A sign of the changing times, Formula 1 has entered talks with streaming media company Netflix for a collaboration in 2018 and beyond.
The company founded by Reed Hastings in 1997, and which started off as DVD sales and rental business model, has grown into a hugely popular video-on-demand service and content producer.
As Formula 1 expands its reach into the digital arena, a Netflix deal could eventually revolutionise how F1 is broadcast and distributed.
"Liberty Media has always focused on the expansion of multimedia services," says F1 commercial boss Sean Bratches.
"We believe that in today’s world we need a greater openness to the internet and in this sense we have projects in the pipeline.
“What we are trying to do is we are trying to create content that lives outside the grand prix weekends, which has been almost non-existent from digital or linear standpoint," he added.
"Our objective is to engage with the Netflix of the world, the Amazons of the world, and create content that fans can consume, which is compelling and tells different stories about what is going on in F1.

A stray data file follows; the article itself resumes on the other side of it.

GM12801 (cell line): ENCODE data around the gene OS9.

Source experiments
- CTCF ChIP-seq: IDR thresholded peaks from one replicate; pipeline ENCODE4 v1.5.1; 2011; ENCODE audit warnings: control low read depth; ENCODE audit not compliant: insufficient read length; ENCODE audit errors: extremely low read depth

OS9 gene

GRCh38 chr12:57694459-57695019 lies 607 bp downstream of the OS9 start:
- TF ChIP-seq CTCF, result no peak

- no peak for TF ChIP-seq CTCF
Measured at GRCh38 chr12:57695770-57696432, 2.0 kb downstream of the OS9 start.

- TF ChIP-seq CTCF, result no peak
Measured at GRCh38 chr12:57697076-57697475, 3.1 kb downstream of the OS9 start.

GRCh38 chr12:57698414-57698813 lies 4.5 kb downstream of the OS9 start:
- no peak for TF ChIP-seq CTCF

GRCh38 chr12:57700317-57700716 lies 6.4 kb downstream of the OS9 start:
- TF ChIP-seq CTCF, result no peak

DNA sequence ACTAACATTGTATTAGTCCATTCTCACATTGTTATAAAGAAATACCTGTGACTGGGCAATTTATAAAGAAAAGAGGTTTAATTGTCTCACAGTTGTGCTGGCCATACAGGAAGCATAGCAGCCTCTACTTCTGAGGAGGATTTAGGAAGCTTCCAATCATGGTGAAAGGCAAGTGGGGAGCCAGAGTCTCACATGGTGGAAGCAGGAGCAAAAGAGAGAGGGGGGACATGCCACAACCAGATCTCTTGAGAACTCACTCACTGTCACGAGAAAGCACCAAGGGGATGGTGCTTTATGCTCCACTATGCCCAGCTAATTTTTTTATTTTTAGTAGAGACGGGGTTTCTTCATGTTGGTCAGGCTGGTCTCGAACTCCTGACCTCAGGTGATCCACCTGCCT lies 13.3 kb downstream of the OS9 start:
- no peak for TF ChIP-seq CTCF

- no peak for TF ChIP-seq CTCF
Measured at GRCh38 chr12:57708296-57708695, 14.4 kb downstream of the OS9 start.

"We are also discussing with Netflix about a partnership from 2018, but at the moment I can’t add anything."
Formula One just inked a new deal in the United States with ESPN, so anything beyond a highlights package or other feature content distributed by Netflix is unlikely.
But as F1 boosts its digital strategy, Bratches also alluded to the creation of a live streaming service in 2018, although one which would be limited to certain markets in order to avoid stepping on existing TV rights.
"We have an obligation to our fans, quite candidly, to ensure that they are able to access our content in any means that they want," he said.
"And I think we would be derelict if we pursued a path for anything other than that. Our objective is to create platforms in the direct to consumer arena that engage fans and leverage our assets – whether they are live races, whether they are archival, whether they are data."
It's therefore unlikely a streaming service would be available in the UK, with Sky holding the rights to F1 in a multi-year deal.
"I don’t want to get into specifics of any given contract, but generally speaking, our ability to exploit the digital market place will come in deals that are not prospective, rather than legacy deals.
"There wasn’t as keen a viewpoint for the exploitation of digital in the existing deals that have been done."